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The U.S. Court of Appeals for the 8th Circuit ruled early this month in favor of a Catholic business owner who sued for an exemption to ObamaCare’s controversial HHS mandate, which requires employers to offer full, copay-free coverage for contraception, sterilization and abortifacient drugs. 

Frank O’Brien, who owns a for-profit ceramics company, sued the government in 2012 over the mandate, which he argued violated his 1st Amendment right to religious freedom by forcing him to pay for procedures and medications he considered immoral.  A lower court dismissed his case on the grounds that the corporation, not O’Brien, would be funding the objectionable coverage.  But the 8th Circuit overturned that ruling on September 8, citing the Supreme Court’s Hobby Lobby decision, which ruled that the HHS mandate “substantially burden[s] the exercise of religion” by religiously faithful for-profit employers.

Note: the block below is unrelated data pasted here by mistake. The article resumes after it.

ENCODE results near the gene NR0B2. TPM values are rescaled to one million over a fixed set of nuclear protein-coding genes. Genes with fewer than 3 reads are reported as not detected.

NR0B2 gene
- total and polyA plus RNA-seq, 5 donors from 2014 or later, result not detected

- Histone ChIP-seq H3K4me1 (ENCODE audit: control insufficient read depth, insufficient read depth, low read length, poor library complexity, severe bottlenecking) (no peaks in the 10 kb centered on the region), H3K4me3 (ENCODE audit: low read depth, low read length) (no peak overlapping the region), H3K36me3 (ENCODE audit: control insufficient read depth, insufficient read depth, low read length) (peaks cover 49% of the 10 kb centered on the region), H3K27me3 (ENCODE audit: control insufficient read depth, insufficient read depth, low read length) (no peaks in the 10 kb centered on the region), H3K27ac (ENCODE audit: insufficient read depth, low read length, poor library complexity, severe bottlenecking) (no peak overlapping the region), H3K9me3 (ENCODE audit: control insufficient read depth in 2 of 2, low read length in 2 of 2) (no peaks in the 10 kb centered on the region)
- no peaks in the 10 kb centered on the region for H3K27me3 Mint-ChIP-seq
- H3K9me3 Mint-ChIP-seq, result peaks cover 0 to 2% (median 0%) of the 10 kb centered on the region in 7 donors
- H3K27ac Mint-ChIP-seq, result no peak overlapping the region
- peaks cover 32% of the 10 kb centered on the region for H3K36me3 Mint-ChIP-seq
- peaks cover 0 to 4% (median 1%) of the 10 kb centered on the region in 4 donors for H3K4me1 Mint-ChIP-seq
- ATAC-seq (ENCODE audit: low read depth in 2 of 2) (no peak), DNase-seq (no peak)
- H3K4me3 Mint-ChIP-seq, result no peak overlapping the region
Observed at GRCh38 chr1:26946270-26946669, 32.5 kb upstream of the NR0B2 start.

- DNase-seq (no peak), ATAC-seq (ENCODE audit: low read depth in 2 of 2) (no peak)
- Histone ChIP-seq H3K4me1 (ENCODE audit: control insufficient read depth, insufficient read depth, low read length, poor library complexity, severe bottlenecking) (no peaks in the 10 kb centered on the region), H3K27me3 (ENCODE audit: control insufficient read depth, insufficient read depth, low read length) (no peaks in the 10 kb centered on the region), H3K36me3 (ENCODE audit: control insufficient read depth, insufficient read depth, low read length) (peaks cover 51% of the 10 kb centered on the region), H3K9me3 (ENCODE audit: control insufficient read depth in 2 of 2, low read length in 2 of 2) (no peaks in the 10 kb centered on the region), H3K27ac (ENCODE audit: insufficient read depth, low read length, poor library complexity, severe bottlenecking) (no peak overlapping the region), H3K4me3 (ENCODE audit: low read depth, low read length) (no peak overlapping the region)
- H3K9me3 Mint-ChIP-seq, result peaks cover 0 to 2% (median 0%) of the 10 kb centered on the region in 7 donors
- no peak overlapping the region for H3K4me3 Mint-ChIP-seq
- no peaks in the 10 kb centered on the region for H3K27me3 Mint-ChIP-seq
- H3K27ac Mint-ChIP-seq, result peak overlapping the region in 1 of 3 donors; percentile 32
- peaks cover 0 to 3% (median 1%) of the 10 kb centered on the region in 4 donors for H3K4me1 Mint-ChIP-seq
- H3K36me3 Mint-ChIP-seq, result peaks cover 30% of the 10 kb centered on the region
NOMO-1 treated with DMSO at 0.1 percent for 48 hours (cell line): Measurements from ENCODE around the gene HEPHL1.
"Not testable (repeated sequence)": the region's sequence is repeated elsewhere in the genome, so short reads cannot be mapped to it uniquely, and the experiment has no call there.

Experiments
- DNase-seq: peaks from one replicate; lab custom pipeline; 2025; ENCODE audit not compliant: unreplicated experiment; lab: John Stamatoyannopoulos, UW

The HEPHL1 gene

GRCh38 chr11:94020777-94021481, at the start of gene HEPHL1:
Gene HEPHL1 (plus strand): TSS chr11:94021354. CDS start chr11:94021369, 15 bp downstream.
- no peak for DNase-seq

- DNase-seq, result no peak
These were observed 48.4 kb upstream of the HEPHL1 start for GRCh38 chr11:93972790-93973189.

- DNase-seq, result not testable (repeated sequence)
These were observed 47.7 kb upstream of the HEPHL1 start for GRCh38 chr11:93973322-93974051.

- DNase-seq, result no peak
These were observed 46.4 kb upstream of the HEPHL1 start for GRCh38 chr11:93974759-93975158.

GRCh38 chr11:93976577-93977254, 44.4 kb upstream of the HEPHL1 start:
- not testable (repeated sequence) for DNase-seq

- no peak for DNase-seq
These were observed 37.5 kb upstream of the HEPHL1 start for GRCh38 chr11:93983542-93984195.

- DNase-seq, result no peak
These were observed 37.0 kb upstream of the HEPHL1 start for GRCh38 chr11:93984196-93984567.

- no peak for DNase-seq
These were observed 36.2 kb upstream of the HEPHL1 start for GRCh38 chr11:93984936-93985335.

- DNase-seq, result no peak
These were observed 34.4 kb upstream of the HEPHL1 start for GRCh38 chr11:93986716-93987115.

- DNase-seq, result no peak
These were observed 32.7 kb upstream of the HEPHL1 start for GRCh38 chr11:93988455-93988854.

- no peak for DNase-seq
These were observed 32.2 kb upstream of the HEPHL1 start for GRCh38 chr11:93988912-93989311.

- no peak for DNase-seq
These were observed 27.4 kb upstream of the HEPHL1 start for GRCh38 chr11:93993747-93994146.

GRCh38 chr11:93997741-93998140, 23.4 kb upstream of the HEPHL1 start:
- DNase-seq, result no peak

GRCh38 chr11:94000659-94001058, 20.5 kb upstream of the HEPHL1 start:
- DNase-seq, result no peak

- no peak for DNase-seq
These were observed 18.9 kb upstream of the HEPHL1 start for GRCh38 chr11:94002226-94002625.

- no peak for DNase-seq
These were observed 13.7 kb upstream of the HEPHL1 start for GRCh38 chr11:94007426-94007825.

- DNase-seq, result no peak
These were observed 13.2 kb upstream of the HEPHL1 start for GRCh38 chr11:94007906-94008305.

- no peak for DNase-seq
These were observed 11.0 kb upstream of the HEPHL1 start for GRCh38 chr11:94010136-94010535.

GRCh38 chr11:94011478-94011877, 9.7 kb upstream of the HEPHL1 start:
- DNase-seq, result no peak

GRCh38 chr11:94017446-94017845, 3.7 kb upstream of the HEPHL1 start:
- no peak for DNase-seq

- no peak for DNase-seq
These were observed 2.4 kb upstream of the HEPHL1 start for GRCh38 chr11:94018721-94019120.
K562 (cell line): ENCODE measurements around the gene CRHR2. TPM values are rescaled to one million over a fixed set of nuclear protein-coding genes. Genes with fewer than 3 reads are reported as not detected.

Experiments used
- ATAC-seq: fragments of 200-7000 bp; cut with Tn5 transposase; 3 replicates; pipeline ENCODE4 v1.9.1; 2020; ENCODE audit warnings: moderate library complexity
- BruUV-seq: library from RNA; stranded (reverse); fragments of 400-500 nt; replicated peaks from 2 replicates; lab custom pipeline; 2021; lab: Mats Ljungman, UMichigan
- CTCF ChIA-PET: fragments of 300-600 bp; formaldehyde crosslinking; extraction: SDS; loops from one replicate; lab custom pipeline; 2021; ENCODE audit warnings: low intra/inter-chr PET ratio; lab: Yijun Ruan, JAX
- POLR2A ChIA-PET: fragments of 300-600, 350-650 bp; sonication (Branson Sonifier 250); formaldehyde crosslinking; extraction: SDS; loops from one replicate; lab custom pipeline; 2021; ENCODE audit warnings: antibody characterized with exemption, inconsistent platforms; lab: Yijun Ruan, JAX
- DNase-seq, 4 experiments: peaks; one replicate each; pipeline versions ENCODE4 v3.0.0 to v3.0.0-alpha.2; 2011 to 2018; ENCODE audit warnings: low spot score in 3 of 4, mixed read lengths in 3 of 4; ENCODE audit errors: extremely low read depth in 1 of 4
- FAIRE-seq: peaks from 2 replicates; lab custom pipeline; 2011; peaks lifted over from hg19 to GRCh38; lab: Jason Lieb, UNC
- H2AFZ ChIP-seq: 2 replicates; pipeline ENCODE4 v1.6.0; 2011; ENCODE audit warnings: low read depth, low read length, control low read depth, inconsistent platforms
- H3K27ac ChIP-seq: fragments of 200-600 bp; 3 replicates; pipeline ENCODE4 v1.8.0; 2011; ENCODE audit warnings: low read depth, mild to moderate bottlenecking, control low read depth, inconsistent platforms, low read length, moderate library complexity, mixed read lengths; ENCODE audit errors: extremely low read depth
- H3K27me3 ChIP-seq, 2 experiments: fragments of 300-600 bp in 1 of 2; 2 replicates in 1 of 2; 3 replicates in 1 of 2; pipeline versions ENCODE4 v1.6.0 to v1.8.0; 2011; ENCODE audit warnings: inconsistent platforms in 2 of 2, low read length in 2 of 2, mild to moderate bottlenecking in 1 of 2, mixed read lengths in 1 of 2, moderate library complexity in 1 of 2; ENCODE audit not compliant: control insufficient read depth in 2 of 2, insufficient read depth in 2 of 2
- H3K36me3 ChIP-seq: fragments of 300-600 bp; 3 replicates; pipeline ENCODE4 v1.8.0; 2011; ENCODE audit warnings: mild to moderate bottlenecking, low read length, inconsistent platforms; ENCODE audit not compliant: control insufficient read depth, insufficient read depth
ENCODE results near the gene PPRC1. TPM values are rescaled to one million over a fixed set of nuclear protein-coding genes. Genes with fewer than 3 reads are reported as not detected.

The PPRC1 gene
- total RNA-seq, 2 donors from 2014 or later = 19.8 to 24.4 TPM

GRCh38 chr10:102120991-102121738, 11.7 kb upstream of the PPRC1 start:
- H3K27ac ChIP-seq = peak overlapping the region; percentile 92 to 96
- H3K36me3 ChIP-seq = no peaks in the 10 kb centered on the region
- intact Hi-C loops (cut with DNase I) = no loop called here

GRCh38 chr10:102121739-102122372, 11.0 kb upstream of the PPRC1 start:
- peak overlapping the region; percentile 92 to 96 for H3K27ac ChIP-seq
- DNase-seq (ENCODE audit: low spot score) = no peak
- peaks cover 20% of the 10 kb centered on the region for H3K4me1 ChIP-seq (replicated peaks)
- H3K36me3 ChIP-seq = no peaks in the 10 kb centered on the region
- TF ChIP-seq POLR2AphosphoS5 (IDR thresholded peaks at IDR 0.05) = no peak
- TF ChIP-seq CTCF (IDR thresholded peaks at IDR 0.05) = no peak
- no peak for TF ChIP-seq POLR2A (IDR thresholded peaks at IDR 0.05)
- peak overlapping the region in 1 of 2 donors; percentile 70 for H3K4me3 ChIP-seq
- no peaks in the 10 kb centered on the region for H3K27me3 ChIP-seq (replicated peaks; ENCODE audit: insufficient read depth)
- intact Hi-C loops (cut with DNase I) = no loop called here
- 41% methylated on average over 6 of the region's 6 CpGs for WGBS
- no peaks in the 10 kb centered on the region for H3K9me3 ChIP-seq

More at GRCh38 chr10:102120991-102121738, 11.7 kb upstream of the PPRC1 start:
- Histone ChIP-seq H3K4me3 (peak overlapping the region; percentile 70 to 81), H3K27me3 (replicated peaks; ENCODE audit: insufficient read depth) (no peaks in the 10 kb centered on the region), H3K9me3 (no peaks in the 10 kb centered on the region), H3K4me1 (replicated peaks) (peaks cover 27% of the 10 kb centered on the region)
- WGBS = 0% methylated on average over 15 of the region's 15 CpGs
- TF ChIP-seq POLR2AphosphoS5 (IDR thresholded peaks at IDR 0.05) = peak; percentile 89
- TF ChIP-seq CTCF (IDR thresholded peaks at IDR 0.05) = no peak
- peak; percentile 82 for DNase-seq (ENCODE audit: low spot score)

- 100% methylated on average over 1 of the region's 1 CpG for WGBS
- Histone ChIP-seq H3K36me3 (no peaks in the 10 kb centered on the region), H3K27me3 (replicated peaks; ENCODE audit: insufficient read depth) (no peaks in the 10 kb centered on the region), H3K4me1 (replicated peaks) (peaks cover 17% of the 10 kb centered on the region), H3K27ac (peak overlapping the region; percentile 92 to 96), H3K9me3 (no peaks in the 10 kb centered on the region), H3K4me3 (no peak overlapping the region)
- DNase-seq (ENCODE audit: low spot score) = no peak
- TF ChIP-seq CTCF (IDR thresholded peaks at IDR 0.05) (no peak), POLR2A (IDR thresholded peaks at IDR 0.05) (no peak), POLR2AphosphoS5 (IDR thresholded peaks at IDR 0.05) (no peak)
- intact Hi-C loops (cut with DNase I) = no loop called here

Although pro-abortion activists have tried to paint the Hobby Lobby ruling as allowing employers to dictate what goes on in their employees’ bedrooms, O’Brien said his motivation was just the opposite. “I don’t want to know what my employees do in the privacy of their bedrooms; but when I’m forced to pay for what they do there, I am brought into their bedroom,” he told the St. Louis Business Journal.

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